Brighton Science Festival

The Monstrous Day

Sunday 28 October 2018

12.00pm - 6.00pm

Sallis Benney Theatre
58-67 Grand Parade
Brighton, BN2 0JY
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The prophecies of Mary Shelley in Frankenstein are coming to pass: designer babies, organ donation, transhumanism, robots, artificial intelligence and the cloud-monsters of Google and Facebook… Are they the fearsome monsters they seem to be, or will they be the beneficial forces they were designed to be? Will they make life easier, or take our jobs and enslave our minds?

To help us debate and decide, we will have experts to answer important questions and provide important balance.

12.00 – It’s Alive! Simon McGregor hosts a session on what defines life. A ‘series of biological interactions’. Is that enough? Craig Venter created a synthetic cell in 2010. Was it alive? What would you consider the minimum requirements for life? Simon is with the A-Life Group at the University of Sussex, which works at the crossroads of biology, genetics, psychology and bio-engineering.

1.00 – Gene editing: disease cures and designer babies. Manipulation of an individual’s genes is easy nowadays, so what’s to stop us creating our own little monsters? We can remove inherited diseases from someone’s DNA, so that neither they nor their descendants will ever have it. Already there are designer dogs. Michelle West, from the School of Life Sciences at the University of Sussex, helps us predict the future.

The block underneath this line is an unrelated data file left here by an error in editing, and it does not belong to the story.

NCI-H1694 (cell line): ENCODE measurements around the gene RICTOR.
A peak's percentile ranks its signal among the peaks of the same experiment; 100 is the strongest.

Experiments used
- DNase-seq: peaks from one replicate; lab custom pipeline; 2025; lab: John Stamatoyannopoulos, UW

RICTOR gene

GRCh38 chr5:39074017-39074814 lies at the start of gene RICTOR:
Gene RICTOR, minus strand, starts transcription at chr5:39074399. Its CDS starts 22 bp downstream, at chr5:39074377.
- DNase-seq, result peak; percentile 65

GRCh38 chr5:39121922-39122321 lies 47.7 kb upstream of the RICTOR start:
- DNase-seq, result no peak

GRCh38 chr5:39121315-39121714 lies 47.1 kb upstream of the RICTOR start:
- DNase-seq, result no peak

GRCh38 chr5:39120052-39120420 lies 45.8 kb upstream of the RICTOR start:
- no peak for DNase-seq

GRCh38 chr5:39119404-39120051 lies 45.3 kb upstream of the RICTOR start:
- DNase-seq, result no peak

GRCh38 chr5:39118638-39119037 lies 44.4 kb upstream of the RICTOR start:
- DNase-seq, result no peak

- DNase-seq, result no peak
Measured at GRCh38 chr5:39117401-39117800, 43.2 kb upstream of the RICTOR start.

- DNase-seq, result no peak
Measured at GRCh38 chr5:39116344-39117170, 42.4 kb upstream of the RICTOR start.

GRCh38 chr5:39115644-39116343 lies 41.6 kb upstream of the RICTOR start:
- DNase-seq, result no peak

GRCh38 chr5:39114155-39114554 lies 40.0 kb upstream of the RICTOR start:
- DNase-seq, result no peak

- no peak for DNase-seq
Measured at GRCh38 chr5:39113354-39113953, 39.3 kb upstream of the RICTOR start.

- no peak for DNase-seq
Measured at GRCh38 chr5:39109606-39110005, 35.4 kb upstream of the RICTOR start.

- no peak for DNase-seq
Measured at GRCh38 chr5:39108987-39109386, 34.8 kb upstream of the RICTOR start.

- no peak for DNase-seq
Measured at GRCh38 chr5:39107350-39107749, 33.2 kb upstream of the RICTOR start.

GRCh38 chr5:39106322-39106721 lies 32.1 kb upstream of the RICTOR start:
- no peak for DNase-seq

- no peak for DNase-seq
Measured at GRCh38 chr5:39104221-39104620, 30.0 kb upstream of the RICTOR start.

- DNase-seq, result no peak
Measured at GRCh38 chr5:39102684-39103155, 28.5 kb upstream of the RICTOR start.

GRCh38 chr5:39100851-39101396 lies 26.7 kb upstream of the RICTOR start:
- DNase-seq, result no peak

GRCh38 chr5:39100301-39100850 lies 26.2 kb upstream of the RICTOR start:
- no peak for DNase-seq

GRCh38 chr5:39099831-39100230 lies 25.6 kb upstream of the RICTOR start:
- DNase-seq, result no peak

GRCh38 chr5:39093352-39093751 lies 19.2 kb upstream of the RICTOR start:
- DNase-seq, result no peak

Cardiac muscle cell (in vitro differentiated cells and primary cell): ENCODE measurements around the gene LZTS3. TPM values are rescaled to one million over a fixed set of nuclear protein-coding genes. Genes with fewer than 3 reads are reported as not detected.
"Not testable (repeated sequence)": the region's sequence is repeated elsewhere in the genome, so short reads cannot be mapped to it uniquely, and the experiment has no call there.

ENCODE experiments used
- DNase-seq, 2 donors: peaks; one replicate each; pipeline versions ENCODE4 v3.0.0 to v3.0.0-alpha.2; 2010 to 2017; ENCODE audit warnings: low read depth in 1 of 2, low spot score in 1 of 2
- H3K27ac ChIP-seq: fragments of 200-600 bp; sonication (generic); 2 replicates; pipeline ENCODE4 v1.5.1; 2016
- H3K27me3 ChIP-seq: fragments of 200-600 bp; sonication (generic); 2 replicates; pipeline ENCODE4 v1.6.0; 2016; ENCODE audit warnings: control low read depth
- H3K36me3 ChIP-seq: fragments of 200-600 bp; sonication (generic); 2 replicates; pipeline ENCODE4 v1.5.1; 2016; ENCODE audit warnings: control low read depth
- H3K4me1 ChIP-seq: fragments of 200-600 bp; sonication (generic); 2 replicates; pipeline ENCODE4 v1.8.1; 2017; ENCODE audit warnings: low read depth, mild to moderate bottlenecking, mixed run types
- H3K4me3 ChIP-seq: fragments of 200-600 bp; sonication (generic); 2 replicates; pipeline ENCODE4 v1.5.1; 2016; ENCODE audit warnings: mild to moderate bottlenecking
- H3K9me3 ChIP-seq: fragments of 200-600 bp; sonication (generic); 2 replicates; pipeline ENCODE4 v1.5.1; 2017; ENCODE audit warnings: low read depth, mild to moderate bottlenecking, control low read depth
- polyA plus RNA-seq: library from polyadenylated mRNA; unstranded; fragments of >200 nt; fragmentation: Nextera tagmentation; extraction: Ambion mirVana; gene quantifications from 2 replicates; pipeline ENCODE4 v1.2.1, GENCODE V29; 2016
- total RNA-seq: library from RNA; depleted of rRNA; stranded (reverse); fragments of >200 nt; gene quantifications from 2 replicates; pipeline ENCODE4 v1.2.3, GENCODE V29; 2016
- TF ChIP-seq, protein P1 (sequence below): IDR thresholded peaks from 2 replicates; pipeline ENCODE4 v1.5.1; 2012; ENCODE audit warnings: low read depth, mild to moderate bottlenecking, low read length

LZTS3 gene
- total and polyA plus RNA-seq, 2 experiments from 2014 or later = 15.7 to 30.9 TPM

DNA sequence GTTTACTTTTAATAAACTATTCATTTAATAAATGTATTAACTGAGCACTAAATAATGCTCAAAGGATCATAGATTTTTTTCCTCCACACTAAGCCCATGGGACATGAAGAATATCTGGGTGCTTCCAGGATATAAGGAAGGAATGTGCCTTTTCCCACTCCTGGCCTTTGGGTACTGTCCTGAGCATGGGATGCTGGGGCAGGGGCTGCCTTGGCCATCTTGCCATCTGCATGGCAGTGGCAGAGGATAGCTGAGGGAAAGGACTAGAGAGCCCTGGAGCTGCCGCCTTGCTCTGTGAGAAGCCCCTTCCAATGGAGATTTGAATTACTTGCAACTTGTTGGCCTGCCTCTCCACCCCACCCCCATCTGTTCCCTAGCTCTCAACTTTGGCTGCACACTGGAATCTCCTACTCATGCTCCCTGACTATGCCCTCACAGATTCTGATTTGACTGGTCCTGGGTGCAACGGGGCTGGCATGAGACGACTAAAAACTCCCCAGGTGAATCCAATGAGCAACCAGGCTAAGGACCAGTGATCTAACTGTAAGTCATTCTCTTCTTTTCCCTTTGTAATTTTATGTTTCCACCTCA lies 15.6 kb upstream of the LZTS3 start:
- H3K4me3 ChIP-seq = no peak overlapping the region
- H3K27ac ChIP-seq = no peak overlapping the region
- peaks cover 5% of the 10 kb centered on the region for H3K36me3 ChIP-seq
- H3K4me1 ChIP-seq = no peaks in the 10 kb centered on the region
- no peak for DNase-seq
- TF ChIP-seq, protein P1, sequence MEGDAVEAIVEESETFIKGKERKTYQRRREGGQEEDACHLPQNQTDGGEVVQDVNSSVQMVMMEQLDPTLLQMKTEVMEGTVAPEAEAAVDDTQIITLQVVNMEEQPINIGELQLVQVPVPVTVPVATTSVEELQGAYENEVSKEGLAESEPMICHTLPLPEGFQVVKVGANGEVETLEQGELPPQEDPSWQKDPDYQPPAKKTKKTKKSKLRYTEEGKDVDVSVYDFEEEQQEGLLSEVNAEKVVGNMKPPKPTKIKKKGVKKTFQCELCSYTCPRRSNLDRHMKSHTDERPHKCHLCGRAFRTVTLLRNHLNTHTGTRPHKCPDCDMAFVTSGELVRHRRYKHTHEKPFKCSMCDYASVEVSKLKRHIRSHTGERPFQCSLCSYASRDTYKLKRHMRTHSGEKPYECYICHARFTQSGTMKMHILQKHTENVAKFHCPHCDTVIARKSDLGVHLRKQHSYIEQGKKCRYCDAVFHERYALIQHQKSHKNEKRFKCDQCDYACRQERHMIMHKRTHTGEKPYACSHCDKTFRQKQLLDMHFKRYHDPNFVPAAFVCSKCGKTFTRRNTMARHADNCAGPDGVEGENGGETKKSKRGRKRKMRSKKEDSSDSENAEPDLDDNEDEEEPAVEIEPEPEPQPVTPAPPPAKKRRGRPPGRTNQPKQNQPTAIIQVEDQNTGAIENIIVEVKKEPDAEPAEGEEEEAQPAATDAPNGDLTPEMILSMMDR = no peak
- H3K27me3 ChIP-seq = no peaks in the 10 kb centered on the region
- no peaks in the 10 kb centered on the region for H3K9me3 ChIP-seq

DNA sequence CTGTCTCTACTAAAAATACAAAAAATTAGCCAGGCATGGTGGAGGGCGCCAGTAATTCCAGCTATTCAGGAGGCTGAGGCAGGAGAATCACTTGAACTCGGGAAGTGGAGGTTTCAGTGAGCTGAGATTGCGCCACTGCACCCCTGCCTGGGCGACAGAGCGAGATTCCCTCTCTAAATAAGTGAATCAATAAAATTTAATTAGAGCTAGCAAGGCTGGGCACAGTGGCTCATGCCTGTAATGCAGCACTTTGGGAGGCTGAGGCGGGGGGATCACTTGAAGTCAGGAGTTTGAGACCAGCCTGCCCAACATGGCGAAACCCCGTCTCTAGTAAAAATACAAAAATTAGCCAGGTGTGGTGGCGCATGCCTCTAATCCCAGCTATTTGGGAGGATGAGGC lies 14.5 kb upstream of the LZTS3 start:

2.00 – It’s Electric! Demonstration of the kinds of tricks and experiments that horrified Mary Shelley, and led to the invention of the electric motor in 1834.

3.00 – Frankenstein’s Brain. John Sutherland, researched the fount of all our fears, Mary Shelley’s Frankenstein – the New Prometheus, for his eponymous book. John is an admiring critic, but he had to wonder how to create a seven-foot monster with only five foot cadavers, or when, why and whence Igor emerged, etc. For those who have read the book, this will be an entertaining talk. For those who haven’t, the same applies.

4.00 Body donation: Bodies donated for anatomical examination are a vital resource for medical education and play a crucial role in producing practitioners of the highest standing. Throughout the centuries the requisition and preparation of corpses on which to practice has been a quiet but vital industry, albeit one surrounded by ethical and legal wrangles. And scandals, though nothing quite on the scale of Dr Frankenstein. Dr Claire Smith, Head of Anatomy at Brighton and Sussex Medical School, explains. (She also performs the live brain dissection at 1.00 pm on Wednesday October 24).

5.00 Artificial Stupidity. Intelligence, they say, is what the police are always searching for. Why don’t they ask your home digital assistant? She (and it is always a she) knows everything.

So how worried should we be about having one of those in our home, car, operating theatre, battlefield, or courtroom? Are our snazzy new assistants actually designed to put us out of work? New Scientist consultant Michael Brooks, has a good sense of humour. He needs it. So do we. 

Could artificial intelligence ever replace artists, composers or poets? Will there ever be a Leonarduino da Vinci, Facebach, Appleinaire?  Maggie Boden from the Centre for Cognitive Science, University of Sussex, has her answer!

We need people to ask the questions nobody has thought of…

SPECIAL – 10.30 AM – Devil’s cauldron.
Learn how to debate – to disagree without being disagreeable

Trainee devils will be taught the arcane craft of opposing. In mediaeval days, when the only authority was the church, devil’s advocates were allowed to disagree without being burnt alive, because they were only pretending. Not only will our curmudgeons not be burnt alive (not by management, anyway), they will be paid! This way we hope the fertile soil of debate will be thoroughly double-dug.

If you would like to become a devil’s advocate, contact


Sunday 28th October, 12.00am – 6.00pm

Tickets: £14 (general admission), £12 (concessions), £3 (student – please bring a valid student card) 


Zombies go free. 

Recommended age 16+

Sallis Benney Theatre, 58-67 Grand Parade, Brighton BN2 0JY